Wednesday, August 19, 2009 – 7:30pm
Great Britain 1965. Director: Roman Polanski
Cast: Catherine Deneuve, Ian Hendry, John Fraser, Yvonne Furneaux, Patrick Wymark
Often compared to Hitchcock’s Psycho, Roman Polanski’s second feature (and his first in English) is a surrealist-tinged Freudian nightmare, and one of modern cinema’s most masterful studies of mental breakdown. Catherine Deneuve stars as Carol, an isolated, repressed young woman who shares a London flat with her vivacious older sister, Hélène. Traumatized by a past sexual assault, either imagined or real, Carol cannot bear to be touched by men, and she is haunted by the sounds of love-making coming through the walls from her sister’s bedroom. When Hélène takes off for a wild weekend with her married boyfriend, Carol falls to pieces. It is the walls themselves that begin to torment her now — sprouting, in one famous scene, plaster hands that claw lustfully after her. Deliberately, ominously paced, Polanski’s chic psychological thriller makes stunning use of image and sound to evoke the hallucinated horror of psychosis, and demonstrates a great flair for capturing the sinister elements of ordinary, everyday objects. “Perhaps Polanski’s most perfectly realised film…All in all, one of the most intelligent horror movies ever made, and certainly one of the most frighteningly effective.” (Geoff Andrew, Time Out). B&W, 35mm. 104 mins.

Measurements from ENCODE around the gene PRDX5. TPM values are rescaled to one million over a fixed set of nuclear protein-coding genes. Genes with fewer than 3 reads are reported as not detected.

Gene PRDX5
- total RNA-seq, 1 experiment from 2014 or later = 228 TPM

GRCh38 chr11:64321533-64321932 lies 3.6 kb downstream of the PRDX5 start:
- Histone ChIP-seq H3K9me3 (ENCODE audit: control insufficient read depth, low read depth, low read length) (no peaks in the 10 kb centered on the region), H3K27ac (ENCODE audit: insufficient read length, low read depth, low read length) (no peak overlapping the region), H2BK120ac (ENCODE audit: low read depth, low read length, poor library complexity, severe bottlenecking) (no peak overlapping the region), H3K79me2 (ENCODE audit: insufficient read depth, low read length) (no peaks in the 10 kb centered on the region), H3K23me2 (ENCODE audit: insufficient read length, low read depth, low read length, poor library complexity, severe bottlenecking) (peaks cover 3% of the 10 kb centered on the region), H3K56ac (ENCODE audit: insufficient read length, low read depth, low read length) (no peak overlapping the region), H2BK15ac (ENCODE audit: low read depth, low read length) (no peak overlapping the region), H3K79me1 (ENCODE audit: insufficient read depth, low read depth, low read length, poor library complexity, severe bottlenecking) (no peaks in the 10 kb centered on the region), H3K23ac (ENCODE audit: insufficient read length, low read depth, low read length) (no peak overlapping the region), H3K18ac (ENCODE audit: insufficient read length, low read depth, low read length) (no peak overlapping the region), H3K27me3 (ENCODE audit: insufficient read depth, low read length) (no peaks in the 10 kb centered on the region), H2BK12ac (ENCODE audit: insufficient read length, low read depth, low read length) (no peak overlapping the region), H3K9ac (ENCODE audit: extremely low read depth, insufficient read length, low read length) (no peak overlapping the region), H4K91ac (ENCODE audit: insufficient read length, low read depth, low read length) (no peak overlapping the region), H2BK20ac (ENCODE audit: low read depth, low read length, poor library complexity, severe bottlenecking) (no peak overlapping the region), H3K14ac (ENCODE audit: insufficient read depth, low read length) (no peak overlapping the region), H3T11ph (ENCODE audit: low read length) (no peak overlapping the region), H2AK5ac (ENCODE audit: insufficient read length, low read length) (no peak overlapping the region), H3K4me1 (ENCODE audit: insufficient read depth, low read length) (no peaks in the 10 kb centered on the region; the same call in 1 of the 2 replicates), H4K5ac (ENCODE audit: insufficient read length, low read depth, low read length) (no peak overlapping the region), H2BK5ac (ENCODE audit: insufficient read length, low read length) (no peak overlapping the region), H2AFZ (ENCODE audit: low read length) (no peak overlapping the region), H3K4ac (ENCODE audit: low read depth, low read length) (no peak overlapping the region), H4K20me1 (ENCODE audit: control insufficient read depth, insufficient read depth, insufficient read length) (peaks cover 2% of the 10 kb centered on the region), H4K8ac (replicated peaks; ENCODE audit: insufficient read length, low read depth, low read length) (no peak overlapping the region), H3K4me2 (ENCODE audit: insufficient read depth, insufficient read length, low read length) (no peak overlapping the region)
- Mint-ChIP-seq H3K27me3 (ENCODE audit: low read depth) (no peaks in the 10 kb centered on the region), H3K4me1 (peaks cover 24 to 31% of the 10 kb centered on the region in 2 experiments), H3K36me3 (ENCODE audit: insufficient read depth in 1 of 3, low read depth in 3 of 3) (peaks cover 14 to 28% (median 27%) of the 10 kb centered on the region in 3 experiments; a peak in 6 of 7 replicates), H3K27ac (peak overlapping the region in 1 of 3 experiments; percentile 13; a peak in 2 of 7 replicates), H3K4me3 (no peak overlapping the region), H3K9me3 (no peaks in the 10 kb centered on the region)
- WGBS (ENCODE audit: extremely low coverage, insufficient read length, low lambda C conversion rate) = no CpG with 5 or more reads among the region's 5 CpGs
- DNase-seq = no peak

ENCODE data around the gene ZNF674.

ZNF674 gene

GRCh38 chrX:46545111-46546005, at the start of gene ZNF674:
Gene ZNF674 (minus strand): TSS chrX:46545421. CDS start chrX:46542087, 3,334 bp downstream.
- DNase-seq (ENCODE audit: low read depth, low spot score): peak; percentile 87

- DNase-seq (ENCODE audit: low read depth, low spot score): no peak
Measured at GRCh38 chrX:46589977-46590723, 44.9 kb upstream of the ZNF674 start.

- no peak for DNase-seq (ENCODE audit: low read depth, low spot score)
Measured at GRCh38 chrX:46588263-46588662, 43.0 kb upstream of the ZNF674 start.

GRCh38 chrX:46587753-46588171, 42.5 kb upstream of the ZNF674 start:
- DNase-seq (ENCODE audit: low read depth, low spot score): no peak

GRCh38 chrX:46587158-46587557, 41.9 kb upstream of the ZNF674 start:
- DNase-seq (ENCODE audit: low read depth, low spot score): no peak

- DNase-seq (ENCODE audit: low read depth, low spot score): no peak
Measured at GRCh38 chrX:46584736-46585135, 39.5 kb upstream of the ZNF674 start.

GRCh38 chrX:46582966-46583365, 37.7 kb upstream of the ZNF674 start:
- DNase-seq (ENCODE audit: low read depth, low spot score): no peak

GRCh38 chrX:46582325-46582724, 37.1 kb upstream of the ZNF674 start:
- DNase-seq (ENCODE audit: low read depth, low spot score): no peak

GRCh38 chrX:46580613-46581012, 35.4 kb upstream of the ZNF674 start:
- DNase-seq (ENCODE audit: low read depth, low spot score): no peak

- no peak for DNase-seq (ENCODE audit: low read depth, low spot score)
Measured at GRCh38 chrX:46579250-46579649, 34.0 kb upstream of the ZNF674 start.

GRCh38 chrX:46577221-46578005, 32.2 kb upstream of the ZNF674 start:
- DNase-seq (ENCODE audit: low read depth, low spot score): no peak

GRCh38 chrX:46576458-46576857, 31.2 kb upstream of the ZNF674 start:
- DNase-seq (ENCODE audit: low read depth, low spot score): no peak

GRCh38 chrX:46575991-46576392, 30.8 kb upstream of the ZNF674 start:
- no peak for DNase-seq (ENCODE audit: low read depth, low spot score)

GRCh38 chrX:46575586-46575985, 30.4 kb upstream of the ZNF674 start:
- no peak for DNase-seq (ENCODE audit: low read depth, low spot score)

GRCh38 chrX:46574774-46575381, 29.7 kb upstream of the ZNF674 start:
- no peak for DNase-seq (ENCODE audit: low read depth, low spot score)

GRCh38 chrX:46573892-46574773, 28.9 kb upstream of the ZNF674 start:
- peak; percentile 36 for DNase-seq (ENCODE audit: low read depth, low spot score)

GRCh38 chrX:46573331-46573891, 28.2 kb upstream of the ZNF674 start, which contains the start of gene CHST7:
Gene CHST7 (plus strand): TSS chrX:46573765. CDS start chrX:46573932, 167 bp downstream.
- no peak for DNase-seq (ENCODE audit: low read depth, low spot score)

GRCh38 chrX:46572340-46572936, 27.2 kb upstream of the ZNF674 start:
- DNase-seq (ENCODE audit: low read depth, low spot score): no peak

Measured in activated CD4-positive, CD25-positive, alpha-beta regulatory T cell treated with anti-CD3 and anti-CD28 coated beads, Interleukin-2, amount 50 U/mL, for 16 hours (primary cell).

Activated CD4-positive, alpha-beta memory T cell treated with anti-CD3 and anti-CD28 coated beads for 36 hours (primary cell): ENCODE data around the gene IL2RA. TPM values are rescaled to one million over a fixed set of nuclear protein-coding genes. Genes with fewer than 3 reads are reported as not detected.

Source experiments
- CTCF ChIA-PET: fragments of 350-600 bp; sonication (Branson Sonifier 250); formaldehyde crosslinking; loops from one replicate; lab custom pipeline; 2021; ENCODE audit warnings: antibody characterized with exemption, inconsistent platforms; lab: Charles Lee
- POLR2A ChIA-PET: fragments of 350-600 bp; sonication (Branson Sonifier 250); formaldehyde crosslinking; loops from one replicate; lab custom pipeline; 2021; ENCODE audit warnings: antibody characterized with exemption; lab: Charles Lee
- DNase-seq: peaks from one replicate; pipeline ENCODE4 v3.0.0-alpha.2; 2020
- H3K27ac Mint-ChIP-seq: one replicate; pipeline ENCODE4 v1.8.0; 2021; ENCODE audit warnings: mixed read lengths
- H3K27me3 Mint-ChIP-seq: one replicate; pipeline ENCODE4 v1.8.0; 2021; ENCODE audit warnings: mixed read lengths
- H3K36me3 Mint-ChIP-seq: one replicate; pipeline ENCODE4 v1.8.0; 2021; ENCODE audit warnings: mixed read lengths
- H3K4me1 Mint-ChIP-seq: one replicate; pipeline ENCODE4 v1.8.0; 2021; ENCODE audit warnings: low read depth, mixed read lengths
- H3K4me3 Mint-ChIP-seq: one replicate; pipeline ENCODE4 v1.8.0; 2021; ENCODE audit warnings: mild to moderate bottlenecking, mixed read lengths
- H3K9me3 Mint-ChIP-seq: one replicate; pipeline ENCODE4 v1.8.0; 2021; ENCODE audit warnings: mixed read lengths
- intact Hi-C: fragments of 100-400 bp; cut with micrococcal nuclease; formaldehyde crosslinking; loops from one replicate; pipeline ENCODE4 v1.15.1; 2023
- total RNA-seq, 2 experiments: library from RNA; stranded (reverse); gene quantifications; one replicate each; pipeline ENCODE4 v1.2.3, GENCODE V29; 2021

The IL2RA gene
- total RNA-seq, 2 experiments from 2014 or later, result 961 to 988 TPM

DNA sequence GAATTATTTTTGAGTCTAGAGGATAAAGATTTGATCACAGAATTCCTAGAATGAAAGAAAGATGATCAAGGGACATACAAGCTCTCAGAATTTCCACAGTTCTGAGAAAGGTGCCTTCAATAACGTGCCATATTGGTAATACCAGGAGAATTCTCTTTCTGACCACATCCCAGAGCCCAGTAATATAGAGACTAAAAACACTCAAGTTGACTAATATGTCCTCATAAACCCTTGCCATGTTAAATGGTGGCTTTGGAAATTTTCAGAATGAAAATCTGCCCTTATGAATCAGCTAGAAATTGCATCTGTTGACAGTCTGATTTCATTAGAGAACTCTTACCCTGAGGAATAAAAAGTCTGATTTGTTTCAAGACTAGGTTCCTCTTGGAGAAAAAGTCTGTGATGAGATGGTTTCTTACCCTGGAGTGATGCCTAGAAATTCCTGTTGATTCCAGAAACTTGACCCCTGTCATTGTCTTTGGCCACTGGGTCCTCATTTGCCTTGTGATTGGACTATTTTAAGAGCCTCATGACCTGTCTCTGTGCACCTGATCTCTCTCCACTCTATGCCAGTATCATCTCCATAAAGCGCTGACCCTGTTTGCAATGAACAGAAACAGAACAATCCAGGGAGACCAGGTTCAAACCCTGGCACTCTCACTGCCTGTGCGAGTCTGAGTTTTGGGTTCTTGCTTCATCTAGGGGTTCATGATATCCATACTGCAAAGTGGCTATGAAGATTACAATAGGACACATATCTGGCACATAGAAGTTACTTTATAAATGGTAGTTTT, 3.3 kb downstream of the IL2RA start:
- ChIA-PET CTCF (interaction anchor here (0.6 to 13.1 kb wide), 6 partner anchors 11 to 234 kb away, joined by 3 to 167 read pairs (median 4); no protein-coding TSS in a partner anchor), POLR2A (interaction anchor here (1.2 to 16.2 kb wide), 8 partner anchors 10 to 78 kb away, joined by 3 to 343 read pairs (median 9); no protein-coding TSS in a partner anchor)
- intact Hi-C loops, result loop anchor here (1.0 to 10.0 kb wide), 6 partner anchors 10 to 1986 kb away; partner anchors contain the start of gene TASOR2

Post-screening discussion with Brian Ganter. Brian works in the Pacific Cinémathèque Education Department, with a focus on media literacy and Western Canadian cinema and image-making. He is also a filmmaker and an instructor in literary and digital media studies at Capilano University in North Vancouver.
Presented in partnership with Pacific Cinémathèque’s Education Department.
“A classy, truly horrific psychological drama…Polanski draws out a remarkable performance from young French thesp, Catherine Deneuve.”
Variety | full review
‘Repulsion’ works brilliantly as a vision of modern life at its most violently alienated.”
New York Times | full review
“Still perhaps Polanski’s most perfectly realised film, a stunning portrait…one of the most intelligent horror movies ever made”
Time Out New York | full review
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